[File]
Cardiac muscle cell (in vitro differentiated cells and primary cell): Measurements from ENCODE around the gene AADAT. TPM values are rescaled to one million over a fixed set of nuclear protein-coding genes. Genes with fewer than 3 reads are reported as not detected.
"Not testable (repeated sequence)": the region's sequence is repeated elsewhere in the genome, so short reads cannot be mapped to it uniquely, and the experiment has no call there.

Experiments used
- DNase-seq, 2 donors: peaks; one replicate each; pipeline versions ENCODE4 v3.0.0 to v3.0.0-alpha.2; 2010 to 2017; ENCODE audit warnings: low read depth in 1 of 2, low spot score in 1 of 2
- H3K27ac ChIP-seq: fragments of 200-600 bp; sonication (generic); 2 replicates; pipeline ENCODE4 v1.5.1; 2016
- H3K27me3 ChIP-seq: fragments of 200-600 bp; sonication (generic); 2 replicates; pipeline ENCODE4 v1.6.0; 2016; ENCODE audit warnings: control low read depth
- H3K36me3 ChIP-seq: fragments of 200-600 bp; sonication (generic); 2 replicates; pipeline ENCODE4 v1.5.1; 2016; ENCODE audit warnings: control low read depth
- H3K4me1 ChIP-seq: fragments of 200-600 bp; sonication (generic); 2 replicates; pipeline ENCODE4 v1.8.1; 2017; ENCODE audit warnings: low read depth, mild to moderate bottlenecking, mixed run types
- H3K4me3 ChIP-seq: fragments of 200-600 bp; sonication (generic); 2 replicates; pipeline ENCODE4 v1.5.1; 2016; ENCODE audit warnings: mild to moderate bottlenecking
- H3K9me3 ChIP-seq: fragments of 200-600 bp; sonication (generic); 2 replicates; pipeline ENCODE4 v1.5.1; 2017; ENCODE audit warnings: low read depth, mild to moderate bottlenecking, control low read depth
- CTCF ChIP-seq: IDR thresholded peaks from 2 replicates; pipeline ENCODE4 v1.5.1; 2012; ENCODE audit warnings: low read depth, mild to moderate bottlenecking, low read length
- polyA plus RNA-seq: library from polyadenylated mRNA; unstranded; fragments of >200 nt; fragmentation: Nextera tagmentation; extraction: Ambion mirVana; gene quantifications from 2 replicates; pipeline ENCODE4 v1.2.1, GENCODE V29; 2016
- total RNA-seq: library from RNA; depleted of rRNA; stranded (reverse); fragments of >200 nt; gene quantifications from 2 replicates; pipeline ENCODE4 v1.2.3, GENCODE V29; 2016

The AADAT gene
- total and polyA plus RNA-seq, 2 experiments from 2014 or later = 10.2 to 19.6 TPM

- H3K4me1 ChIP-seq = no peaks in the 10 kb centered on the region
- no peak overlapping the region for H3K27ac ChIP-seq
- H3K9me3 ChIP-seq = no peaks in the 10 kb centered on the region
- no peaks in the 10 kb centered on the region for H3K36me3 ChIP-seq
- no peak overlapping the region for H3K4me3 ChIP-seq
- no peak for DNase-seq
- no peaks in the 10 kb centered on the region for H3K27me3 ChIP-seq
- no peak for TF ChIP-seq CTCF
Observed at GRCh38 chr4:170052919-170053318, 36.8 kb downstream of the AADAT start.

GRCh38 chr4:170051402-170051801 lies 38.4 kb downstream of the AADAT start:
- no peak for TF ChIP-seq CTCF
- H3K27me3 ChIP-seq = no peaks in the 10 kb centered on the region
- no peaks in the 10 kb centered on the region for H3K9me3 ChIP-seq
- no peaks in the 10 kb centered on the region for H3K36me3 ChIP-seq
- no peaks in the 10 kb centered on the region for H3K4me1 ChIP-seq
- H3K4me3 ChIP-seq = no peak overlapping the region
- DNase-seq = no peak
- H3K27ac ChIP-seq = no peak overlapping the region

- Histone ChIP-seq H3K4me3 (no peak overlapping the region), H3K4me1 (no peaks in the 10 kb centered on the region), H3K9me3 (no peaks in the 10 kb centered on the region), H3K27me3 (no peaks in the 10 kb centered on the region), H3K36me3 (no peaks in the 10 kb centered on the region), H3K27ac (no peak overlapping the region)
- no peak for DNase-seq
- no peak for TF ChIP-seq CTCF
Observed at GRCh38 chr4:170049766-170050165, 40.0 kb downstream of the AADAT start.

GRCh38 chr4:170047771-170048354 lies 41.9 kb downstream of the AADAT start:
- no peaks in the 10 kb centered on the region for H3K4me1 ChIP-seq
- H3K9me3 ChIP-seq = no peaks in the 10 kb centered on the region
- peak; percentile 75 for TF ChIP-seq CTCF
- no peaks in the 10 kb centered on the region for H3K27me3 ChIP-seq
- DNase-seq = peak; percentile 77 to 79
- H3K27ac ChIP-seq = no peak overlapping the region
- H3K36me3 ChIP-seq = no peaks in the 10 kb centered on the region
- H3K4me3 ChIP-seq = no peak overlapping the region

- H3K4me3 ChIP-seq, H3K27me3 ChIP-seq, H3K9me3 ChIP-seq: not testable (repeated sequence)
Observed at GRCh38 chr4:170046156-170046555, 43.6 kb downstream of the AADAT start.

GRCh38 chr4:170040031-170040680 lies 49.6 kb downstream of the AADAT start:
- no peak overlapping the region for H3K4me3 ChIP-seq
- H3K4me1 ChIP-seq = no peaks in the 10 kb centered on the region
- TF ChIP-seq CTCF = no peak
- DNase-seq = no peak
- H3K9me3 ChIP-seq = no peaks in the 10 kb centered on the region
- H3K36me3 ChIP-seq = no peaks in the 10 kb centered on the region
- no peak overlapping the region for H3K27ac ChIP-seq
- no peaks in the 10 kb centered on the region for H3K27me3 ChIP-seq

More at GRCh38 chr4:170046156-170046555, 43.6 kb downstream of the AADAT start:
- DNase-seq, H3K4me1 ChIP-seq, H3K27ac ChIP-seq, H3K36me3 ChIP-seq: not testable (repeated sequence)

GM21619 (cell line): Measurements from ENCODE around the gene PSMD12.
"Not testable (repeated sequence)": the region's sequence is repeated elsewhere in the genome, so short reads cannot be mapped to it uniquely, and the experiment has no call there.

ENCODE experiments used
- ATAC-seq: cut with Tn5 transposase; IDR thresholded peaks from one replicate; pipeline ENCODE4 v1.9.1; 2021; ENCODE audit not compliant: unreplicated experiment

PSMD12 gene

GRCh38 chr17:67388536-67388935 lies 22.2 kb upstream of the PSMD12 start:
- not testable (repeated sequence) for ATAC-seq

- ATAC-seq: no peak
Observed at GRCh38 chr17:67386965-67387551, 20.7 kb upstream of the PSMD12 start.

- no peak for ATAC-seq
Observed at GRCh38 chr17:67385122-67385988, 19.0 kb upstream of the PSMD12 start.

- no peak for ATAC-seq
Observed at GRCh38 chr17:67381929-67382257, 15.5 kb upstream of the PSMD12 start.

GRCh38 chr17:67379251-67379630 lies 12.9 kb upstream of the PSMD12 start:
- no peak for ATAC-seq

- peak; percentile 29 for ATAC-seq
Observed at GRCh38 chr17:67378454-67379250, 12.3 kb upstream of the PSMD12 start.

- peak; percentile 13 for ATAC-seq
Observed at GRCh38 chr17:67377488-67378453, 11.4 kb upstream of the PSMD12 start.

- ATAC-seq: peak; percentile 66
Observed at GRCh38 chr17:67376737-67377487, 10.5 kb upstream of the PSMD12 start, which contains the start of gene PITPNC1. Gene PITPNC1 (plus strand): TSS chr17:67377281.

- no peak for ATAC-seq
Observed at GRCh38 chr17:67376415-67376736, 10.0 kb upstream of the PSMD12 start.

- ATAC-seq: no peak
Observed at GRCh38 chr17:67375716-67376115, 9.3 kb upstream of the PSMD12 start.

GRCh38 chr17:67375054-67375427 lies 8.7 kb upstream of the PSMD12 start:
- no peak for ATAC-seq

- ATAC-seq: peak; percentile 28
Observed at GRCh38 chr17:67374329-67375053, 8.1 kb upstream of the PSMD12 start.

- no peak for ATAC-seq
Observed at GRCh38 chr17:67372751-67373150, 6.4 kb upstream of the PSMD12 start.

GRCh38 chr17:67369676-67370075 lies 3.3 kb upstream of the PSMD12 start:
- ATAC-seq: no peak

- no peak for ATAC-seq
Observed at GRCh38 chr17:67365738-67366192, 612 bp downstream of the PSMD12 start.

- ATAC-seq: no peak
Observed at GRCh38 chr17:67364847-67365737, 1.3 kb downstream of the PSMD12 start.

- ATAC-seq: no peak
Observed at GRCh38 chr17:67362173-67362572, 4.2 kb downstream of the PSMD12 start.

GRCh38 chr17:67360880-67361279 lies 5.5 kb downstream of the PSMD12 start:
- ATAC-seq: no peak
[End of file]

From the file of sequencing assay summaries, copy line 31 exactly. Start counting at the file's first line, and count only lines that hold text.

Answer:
- H3K4me3 ChIP-seq = no peak overlapping the region